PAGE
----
"Once you catch the bug, it's just something you must do or you don't feel complete," he said. "If you don't have some kind of action on the shelf that you're involved in, you really don't feel complete."
    Discovery on Twain's lawn
    Just as Barnhouse and I were talking, he waved his detector to show how he easily glides it across each blade of grass gradually and delicately so that no section of dirt is missed.
    The machine gives off a high pitch beep like a whale deep in ocean waters.
    He marks the center of the location with a screwdriver and begins to sift through the grass and top layers of soil. His fingers claw away at the dirt.
    Within moments he has it.
    The object setting off the metal detector was a perfect circle. An iron cap that was clearly custom made. No etchings, no signs of what it's used for. But a find of interest nonetheless.
    Barnhouse measured the distance from the start of the fence, traced the object in his notes and even entered the GPS coordinates before moving on.
    There were nails along the fence and a beer can tab, but then it got interesting. That's because I got to use the metal detector.
    Random findings
    I'm not really one to go slow or stay in one spot when it comes to metal detection. For me, it's best to go for it.
    Barnhouse told me to give it a shot and I did.
    I walked around the lawn and a regular pace and kept the detector on the ground. Nothing was happening. I started to believe that nails and other products near the fence were the only things setting the machine off. And that iron plate was just a moment of luck.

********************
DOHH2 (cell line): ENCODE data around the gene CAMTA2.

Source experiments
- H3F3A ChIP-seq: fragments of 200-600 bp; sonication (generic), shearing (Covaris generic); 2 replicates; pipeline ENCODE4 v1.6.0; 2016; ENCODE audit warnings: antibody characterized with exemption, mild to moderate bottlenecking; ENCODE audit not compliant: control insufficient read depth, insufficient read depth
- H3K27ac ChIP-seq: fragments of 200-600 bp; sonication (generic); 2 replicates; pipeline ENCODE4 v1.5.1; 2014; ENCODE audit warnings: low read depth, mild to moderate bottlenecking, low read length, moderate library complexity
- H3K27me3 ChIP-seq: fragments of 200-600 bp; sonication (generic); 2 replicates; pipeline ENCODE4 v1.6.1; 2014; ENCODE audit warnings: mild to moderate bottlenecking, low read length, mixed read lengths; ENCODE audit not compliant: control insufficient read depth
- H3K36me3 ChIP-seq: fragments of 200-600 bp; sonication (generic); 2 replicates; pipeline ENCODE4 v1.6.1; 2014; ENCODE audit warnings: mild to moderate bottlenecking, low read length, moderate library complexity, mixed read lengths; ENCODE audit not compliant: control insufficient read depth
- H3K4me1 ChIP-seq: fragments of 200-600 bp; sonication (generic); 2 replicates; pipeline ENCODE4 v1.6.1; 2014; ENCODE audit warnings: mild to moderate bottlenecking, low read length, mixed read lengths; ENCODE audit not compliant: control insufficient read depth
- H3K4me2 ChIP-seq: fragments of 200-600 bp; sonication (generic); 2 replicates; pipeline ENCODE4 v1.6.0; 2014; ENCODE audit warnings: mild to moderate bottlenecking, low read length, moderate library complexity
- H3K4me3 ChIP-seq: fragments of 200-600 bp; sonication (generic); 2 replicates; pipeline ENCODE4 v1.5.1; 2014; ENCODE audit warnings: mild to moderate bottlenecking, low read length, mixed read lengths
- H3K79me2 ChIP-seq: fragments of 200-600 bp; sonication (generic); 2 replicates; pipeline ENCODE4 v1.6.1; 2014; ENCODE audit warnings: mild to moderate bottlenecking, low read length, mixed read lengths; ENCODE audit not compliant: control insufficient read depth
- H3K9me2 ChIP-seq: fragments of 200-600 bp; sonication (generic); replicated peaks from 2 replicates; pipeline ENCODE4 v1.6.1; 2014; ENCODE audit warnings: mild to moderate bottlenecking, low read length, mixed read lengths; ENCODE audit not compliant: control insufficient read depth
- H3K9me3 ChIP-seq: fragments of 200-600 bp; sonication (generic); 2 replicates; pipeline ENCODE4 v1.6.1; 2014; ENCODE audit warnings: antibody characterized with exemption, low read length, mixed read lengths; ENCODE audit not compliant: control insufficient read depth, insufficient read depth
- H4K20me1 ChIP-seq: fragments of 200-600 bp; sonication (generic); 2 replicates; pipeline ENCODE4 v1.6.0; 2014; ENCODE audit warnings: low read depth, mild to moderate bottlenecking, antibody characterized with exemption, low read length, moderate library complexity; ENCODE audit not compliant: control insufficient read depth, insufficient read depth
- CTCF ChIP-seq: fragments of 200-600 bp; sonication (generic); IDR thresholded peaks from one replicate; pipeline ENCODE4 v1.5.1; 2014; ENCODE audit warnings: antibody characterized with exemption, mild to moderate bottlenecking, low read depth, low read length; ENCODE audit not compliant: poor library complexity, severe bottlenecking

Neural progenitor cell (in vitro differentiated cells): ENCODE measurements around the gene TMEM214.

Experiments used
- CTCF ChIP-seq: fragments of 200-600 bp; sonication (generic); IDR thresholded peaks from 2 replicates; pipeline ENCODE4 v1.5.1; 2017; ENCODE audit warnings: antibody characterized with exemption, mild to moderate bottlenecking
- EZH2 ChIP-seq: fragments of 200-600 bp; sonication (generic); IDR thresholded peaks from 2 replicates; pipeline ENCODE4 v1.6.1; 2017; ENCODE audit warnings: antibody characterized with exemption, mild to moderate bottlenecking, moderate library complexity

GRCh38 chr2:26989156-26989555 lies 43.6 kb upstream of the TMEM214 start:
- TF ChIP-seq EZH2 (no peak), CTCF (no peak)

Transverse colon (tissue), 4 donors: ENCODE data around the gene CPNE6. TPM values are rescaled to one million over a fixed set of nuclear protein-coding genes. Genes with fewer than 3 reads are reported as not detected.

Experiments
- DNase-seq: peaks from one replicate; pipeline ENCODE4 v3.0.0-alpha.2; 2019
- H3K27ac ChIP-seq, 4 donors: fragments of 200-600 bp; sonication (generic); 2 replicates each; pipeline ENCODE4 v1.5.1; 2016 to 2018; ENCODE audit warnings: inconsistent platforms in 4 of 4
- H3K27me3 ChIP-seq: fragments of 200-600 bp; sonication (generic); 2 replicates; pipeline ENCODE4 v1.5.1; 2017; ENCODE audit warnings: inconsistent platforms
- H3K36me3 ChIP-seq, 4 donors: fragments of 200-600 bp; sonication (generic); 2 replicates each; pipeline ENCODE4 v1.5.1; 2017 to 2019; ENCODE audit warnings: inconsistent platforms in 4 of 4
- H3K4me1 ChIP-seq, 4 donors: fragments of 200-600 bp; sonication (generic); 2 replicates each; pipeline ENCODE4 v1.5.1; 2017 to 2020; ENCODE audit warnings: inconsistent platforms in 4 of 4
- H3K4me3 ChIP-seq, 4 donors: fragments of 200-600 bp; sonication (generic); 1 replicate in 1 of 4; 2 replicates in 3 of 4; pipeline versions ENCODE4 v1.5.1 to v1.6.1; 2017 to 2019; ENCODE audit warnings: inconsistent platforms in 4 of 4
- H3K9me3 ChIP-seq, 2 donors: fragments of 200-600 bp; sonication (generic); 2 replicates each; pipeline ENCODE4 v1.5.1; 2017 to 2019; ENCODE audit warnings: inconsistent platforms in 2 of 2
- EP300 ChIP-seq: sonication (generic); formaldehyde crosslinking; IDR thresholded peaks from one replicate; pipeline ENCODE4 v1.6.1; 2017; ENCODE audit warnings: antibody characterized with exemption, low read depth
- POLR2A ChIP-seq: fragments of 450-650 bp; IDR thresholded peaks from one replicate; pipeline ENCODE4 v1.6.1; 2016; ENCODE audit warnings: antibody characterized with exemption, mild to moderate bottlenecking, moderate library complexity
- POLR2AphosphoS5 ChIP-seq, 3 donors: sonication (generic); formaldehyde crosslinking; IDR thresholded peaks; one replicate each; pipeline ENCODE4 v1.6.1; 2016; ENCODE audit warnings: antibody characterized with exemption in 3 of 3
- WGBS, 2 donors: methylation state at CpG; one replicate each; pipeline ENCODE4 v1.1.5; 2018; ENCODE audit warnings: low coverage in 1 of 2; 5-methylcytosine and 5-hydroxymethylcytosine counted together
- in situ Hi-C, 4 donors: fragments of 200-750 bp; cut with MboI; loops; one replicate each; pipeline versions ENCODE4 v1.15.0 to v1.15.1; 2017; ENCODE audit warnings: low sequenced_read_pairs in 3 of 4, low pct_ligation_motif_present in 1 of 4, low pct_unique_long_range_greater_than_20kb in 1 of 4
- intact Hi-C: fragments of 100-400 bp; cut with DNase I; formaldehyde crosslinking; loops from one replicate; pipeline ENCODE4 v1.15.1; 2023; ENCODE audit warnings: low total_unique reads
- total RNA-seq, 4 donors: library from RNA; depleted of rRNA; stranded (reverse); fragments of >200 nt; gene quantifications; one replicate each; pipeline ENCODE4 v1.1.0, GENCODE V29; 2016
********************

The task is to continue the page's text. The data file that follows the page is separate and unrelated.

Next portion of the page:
But then the detector went off.
    A small dig and there it was, an iron piece of pipe. Not the whole pipe of course, but clearly a connector at one time because of the crafted lip.
    Barnhouse seemed to like my "beginner's luck," as he described it. So while he took a moment to take a break, I continued a random walk around the next lawn and he decided to watch. Barnhouse said he'd take in the moment like Tom Sawyer did when he convinced all the boys to whitewash Aunt Polly's fence.
    I must admit I was getting a kick out of this. It was a lot of fun to walk around and dig for something every time the machine went off.
    But this time, it got interesting
    Page 3 of 3 - It was about five inches deep in the dirt and Barnhouse had to really yank it out. When he pulled away the dirt, broke off the rust, we had ourselves a multipurpose hook.
    Hard to say what it was used for, however, clearly something that fell on the spot and was covered up until today.
    It appeared it could have been a hook from a belt that was used to park a horse at a post or connected a strap to a plow. For all we know it could've been use to hang meat or hide at the corners so a family could have some form of covering on their wood floors.
    And this was no molded tool, this was something crafted by hand. The wrinkled and uneven surface feelings give that away completely.
    Not a bad find for my first try.
    Returning in fall
    Barnhouse said he plans to returns to Hannibal several times to scan and dig. He plans to return in September and says his visits could be extended over a period of years as he hears of other areas around town to snoop around.
    But the Mark Twain Boyhood Home is first on the list.
    Legend has it Samuel Clemens buried letters to Laura Hawkins Frazer. In fictional terms that's letters from Tom Sawyer to Becky Thatcher.
    Will he find such a thing? Only time will tell.